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Wednesday, November 27, 2019
Judge: Former WH Counsel McGahn Must Comply With House Subpoena
In a blow to the White House impeachment defense strategy, a federal judge has ruled that former White House Counsel Don McGahn cannot ignore a congressional subpoena. “No one is above the law,” the judge wrote in the ruling.
U.S. District Judge Ketanji Brown Jackson of Washington disagreed with the White House claim that McGhan was “absolutely immune from compelled congressional testimony.” The ruling by Jackson, an Obama appointee, is already being appealed in a case that could quickly wind its way to the Supreme Court.
Per the Washington Post, the case originated in August when Democratic House members filed suit to compel McGahn to testify regarding allegations in the Mueller report that President Trump obstructed justice by ordering subordinates to interfere with the Russia investigation. The Trump Administration claimed executive privilege and argued that McGahn could not be forced to testify or turn over documents. Judge Jackson rejected this claim, saying that if McGahn wants to invoke executive privilege, he must do so in person and on a question-by-question basis.
In the ruling, Jackson said that the government claim of “unreviewable absolute testimonial immunity” was “baseless, and as such, cannot be sustained.” She said that a subpoena was part of the legal process, not a political instrument, and that, “per the Constitution, no one is above the law.”
The ruling now raises the possibility that McGahn will be called as a witness in the ongoing impeachment inquiry. It also has implications for other Administration officials who have refused to comply with House subpoenas. Under the precedent, if upheld on appeal, Vice President Pence, Secretary of State Pompeo, Chief of Staff Mick Mulvaney, and former National Security Advisor John Bolton could be compelled to testify.
A big question is how long the legal question will take to be resolved. With less than a year to go before the election, it is possible that the courts will not issue a final decision until shortly before the election. The other Administration officials might also fight the subpoenas individually in hopes of delaying testimony until after the election.
For their part, Democrats have adopted a strategy of “adverse inference” and announced their plans not to subpoena witnesses who have refused to testify, reports Roll Call. Under the doctrine, which is used in civil lawsuits, if a witness refuses to testify or destroys documents, a judge can order jurors to presume that the evidence would have been bad for the side that refused to provide it or destroyed it. In the context of impeachment, the Administration’s failure to allow witnesses that could present exculpatory evidence is viewed as a tacit admission that their testimony would support the version of events given by witnesses who testified against the president.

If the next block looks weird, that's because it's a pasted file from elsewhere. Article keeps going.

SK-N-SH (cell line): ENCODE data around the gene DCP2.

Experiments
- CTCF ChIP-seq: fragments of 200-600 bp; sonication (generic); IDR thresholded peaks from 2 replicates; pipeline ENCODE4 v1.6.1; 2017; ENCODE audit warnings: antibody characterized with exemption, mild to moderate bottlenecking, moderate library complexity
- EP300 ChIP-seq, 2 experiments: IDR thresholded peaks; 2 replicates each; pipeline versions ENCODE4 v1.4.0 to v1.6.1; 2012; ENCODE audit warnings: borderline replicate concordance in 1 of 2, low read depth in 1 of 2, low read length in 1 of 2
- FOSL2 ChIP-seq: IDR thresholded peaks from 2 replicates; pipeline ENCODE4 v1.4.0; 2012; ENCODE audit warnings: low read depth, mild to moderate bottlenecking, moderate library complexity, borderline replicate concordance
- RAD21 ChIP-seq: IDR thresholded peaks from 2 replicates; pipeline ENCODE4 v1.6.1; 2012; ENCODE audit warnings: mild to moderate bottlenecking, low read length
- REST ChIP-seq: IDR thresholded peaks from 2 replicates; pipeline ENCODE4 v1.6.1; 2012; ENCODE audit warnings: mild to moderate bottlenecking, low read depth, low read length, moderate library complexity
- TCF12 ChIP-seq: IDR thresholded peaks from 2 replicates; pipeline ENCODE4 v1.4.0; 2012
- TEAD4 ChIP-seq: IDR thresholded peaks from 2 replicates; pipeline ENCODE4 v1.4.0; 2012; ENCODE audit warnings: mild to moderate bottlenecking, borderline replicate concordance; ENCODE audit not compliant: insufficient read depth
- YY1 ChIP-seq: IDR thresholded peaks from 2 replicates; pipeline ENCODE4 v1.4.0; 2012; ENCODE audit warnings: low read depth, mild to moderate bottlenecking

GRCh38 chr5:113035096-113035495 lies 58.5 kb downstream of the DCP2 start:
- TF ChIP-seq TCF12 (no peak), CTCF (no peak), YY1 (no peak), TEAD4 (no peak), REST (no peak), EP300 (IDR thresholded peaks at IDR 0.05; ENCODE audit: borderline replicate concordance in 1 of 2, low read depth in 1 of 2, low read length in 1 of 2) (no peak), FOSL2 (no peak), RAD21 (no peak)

The Democratic strategy is aimed at moving impeachment forward quickly and not allowing the Administration’s refusal to cooperate to drag out the process. Democrats would prefer to wrap up the impeachment before the primaries begin early next year.
However, the ruling against the Administration in the McGahn case means that Democrats now have a choice to make. They can either press forward with impeachment based on current evidence or they can sue to force testimony from Trump’s inner circle and gamble that courts will resolve the issue quickly.
The nation is closely divided on impeachment and further incriminating testimony from witnesses with direct knowledge of Trump’s orders could help to build support for impeaching and removing the president. The clock is ticking, however, and voters deserve a resolution to the impeachment crisis before they go to the polls next November. The best solution would be for the White House to read the writing on the wall and allow staffers to testify, especially if they have testimony that would exonerate Mr. Trump.
In a statement announcing its appeal, the Department of Justice said the ruling “contradicts longstanding legal precedent established by Administrations of both political parties. We will appeal and are confident that the important constitutional principle advanced by the Administration will be vindicated.”
However, Judge Jackson’s ruling is compelling. “Stated simply,” she wrote, “The primary takeaway from the past 250 years of recorded American history is that presidents are not kings.”